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(a+b == "ab")//prints nothing Because the == operator is not comparing the contents of the Strings instead it is comparing the address of the two Strings. Also String objects are immutable you can reassign references, but you can't change the contents of a String.
String c = a+b // Here you are creating a new String the new String will equal "ab" than == will print true; if (c == "ab")//print true But this is the wrong way of comparing String. Use c.equal("ab") instead dont forget String are Immutable.
1)dont use == to compare String instead use oneString.equals("anotherString").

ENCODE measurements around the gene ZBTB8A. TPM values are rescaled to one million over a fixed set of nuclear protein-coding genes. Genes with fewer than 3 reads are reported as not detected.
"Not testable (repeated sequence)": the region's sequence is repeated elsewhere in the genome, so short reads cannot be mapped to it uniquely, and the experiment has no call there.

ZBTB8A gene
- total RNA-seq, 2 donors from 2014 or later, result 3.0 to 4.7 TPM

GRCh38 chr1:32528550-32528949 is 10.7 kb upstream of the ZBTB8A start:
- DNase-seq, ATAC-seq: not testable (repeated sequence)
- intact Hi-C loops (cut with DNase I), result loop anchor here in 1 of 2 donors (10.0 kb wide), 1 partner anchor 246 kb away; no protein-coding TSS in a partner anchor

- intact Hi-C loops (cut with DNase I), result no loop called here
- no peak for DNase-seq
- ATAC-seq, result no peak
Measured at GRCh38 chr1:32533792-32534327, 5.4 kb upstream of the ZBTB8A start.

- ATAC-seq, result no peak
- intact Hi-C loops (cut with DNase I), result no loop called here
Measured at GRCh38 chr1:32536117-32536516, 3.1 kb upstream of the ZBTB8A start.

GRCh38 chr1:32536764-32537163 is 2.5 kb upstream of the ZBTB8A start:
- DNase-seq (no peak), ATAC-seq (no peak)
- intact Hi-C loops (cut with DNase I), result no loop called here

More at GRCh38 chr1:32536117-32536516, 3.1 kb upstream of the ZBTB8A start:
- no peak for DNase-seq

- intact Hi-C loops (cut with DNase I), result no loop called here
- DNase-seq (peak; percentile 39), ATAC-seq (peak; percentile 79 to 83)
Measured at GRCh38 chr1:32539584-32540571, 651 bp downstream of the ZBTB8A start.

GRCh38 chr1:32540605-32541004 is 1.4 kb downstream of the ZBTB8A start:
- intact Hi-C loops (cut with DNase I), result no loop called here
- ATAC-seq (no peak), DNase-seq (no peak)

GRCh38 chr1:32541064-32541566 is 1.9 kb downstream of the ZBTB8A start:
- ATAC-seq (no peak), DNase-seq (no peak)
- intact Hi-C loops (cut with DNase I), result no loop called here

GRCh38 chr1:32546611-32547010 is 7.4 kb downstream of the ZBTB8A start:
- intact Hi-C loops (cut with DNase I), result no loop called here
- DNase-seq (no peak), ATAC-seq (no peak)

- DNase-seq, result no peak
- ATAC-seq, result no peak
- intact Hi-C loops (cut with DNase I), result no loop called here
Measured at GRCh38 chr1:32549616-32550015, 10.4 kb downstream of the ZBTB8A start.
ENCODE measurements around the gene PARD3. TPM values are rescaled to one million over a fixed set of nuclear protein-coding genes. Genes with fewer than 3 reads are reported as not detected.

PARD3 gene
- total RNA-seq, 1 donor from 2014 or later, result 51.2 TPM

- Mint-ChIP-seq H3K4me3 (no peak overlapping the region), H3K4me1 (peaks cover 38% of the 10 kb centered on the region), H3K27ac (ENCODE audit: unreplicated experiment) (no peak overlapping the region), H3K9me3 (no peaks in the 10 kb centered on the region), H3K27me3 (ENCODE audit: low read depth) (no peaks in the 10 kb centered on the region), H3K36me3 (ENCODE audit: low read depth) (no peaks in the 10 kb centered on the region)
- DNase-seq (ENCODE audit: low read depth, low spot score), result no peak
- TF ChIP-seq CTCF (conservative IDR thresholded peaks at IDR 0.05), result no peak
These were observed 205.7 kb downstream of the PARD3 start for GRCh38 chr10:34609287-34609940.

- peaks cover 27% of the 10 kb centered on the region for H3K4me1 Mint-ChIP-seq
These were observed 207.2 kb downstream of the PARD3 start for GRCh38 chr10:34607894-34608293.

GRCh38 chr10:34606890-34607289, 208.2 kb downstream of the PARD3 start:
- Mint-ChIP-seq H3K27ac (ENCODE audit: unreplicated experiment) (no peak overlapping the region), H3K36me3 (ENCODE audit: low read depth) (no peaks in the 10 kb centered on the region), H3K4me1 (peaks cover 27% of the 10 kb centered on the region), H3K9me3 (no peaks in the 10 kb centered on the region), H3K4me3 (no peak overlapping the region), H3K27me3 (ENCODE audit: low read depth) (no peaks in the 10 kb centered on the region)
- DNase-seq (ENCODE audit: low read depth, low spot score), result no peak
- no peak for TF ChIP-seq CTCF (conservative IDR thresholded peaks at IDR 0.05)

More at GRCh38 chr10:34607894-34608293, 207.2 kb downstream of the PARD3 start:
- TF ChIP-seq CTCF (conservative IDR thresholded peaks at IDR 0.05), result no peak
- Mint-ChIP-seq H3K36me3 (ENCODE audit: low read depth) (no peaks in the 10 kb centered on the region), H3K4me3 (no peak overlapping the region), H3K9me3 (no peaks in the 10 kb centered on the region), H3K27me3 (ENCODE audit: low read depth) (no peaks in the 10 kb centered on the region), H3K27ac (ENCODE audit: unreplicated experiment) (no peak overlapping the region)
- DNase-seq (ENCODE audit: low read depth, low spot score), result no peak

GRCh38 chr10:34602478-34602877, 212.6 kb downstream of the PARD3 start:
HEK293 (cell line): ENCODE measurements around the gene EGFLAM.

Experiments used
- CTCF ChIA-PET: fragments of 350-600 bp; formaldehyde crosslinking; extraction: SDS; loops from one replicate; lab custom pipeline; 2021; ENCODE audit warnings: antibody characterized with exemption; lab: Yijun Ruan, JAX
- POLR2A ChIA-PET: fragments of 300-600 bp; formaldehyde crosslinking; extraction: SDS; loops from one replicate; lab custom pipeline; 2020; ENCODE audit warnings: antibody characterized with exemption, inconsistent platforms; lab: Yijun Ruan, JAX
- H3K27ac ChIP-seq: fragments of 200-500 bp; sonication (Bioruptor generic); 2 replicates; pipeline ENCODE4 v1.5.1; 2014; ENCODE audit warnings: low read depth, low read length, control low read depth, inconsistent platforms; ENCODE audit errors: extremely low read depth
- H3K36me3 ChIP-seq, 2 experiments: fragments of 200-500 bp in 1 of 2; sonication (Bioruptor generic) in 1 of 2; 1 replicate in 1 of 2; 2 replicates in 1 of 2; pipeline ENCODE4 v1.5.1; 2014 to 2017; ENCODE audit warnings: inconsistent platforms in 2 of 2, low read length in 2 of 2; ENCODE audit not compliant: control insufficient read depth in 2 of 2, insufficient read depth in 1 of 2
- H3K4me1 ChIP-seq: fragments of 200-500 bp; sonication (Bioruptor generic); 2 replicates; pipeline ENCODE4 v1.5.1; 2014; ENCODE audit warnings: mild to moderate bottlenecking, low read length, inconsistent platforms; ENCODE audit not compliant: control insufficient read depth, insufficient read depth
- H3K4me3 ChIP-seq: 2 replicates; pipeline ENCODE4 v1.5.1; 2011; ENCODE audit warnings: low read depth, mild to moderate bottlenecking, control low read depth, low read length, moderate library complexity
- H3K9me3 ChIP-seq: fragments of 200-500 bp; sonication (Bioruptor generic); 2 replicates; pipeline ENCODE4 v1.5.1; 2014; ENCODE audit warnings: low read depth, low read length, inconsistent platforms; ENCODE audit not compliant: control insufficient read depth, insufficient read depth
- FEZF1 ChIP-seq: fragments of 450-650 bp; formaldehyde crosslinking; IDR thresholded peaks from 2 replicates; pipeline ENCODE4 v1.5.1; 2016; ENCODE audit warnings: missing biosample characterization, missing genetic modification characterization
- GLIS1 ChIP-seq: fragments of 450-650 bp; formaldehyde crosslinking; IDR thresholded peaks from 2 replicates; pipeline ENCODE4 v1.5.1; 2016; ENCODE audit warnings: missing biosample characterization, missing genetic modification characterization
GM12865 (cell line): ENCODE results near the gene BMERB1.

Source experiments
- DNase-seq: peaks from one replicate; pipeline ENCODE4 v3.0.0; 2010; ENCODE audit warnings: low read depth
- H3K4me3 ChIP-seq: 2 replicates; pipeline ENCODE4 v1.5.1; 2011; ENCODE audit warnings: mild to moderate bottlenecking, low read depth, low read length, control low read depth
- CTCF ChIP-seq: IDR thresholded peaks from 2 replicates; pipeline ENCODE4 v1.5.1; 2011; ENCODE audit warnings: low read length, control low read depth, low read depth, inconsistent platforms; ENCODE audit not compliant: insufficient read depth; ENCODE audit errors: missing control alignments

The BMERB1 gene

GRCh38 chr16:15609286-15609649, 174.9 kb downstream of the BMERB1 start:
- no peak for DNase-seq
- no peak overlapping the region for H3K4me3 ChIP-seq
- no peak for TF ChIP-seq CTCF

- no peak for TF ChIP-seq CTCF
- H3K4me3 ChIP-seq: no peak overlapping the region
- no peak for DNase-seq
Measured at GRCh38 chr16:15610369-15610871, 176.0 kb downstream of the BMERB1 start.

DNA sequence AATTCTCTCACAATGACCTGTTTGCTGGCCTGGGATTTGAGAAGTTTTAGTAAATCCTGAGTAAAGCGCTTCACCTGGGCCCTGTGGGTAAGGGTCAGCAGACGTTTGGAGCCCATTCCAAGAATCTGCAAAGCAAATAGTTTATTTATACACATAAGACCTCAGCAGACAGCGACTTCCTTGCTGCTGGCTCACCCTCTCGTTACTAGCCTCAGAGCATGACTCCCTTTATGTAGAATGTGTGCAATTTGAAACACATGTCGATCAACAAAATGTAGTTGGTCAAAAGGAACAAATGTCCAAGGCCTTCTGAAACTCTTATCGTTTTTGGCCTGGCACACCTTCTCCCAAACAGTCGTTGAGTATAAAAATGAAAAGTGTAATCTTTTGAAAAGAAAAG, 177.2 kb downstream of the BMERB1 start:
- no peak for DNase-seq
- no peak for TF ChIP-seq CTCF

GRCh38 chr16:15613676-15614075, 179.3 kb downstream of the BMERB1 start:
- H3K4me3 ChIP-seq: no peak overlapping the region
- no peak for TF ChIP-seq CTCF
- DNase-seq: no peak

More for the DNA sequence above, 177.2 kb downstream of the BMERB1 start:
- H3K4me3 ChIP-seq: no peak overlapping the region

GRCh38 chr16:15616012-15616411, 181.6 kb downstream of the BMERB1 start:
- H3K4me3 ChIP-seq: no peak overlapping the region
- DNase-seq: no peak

2)a+b creates a temporary object and increases garbage collection than you should use StringBuffer to concat you string.
hope this help
[ April 25, 2007: Message edited by: Reda Mokrane ] [ April 25, 2007: Message edited by: Reda Mokrane ]
Yes, that behaviour is what you would expect. "zg" has the same contents as "z" + "g". That is what the equals() method tests for. Whenever you use an equals method, it is worth checking in that class' API documentation about equals. It should be shown as a method in its own right; if it appears in the box headed "inherited from Object" then it checks to see whether the two are the same object. See the equals method in the API for java.lang.Object.